Third, I’ll post my progress here on the blog — the good, the bad, and the ugly.  At the end of each week, as part of a general weekly update, I’ll include whether I met my exercise and dieting goals for the week or not.

I’m hopeful this system will work.  It is a good time of year to start adopting better habits, after all.  Nicer weather makes it more enticing to go out and exercise, and all that colorful spring produce makes it easier to eat right.  So, wish me luck, guys…and if you want to join in my crusade to get healthy, let me know!

7 thoughts on “Regime Change

  1. Danielle

    Yay for exercising! I’ll be reading along with your progress 🙂 The SHAME tactic would absolutely terrify me. I do better with long-term goals. Also, paying to see a trainer once a week hasn’t hurt! Totally makes me more accountable. Good luck!!

    1. mirandasuri

      Thanks for the encouragement! I wonder what it says about me that shaming works better than motivational goals? 😉

      I have seriously contemplated a trainer. They have good ones at the Y and the prices aren’t horrid. I think if this little plan of mine doesn’t produce results, that will be my next step – maybe add them in for my Friday workout (the one that is always most likely to fall by the wayside 😉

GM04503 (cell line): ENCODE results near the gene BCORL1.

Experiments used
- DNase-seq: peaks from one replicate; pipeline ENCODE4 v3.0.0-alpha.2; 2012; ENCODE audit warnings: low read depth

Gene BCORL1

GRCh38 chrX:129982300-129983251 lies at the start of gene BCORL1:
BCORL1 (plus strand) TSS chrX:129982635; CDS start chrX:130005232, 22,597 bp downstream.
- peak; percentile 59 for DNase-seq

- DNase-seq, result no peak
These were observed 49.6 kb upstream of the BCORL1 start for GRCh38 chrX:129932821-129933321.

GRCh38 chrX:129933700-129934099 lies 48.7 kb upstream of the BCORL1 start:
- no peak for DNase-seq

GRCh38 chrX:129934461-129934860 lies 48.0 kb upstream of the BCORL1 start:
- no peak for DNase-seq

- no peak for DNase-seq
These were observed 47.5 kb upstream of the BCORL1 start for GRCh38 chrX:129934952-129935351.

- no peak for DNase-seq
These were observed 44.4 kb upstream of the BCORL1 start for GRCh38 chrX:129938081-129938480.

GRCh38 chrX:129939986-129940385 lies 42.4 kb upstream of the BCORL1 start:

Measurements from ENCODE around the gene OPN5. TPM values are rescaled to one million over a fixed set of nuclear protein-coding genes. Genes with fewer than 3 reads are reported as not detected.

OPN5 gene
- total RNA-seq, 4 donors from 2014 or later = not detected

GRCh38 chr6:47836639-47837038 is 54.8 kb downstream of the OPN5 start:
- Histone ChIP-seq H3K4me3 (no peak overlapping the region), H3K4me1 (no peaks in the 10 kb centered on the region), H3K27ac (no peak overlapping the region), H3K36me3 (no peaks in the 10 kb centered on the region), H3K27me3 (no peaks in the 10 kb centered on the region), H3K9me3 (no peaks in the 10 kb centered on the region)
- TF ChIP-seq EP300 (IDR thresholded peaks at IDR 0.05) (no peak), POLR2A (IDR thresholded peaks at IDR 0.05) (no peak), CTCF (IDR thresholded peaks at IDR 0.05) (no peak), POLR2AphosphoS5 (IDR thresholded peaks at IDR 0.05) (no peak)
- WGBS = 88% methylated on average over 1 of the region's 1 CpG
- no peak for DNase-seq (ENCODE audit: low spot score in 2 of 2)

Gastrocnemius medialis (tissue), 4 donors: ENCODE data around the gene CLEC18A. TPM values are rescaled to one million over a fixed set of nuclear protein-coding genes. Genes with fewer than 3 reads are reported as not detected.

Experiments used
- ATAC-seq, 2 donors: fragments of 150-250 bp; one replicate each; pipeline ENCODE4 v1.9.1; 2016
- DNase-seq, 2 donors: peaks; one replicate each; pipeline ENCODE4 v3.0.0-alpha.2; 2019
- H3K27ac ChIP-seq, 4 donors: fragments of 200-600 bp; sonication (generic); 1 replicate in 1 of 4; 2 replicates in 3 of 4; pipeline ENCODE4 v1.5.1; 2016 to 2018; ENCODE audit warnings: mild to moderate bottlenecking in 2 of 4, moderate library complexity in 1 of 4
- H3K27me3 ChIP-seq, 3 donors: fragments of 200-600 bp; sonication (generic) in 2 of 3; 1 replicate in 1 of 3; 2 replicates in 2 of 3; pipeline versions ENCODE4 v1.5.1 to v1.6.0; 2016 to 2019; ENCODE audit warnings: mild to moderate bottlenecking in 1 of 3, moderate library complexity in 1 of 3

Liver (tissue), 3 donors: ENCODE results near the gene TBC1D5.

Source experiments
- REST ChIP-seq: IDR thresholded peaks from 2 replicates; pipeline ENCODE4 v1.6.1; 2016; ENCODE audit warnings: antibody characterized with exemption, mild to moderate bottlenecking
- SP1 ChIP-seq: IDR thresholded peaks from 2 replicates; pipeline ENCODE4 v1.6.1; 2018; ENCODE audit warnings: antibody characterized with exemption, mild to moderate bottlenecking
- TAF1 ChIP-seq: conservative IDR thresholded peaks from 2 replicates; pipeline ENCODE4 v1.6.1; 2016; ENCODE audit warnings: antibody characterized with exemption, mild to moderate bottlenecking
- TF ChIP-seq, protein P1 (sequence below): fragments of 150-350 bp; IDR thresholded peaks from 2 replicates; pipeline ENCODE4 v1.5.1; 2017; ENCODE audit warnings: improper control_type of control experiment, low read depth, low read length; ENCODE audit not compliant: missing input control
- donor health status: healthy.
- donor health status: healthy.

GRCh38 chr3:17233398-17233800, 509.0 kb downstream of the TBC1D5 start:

1. Danielle

        I totally say go for it!! I’ve had an incredible experience with my trainer (I feel more confident and stronger every month) and she’s become my best friend. Hope you find someone you like to work with too!

  2. Aubrey Baadsgaard

    I can sympathize with having a formerly amazing metabolism beginning to slow down. I have found that breaking up exercise throughout the day works well. I do a little before breakfast, plus 20 minutes or so once or twice during the day. You avoid having to dread a long work out session. Become the master of home workouts, then you can cook or netflix while you pump (I love P90X and can even do pulls ups now). As for healthy food, my current favs are kale chips (baked in oven with olive oil and sea salt until crunchy, stirring several times) and amaranth (you can even toast it on the stove until it pops and then eat it with a little honey). Best of luck. Post your good ideas for staying motivated.

  3. cathschaffstump

    I find that keeping a food log really helps. I usually plan out my entire week’s worth of food. That becomes a contract I have to keep with myself. It also gives me a chance to try out new things. Tonight, for example, I’m making a new lentil and chickpea salad.

    Exercise I am currently having more difficulty with, and I am hoping that once work disentangles me, that will get better.

    Good luck.

    1. mirandasuri

      I feel your pain. It’s hard (and sometimes impossible) to make time for exercise.

      Keeping track of food is really instructive. It’s quite interesting to learn how many calories are really in the various things I like to eat, how quickly things add up, and so forth. The danger, though, is getting obsessive about it – a little problem of mine 😦

      How’d the chickpea salad turn out?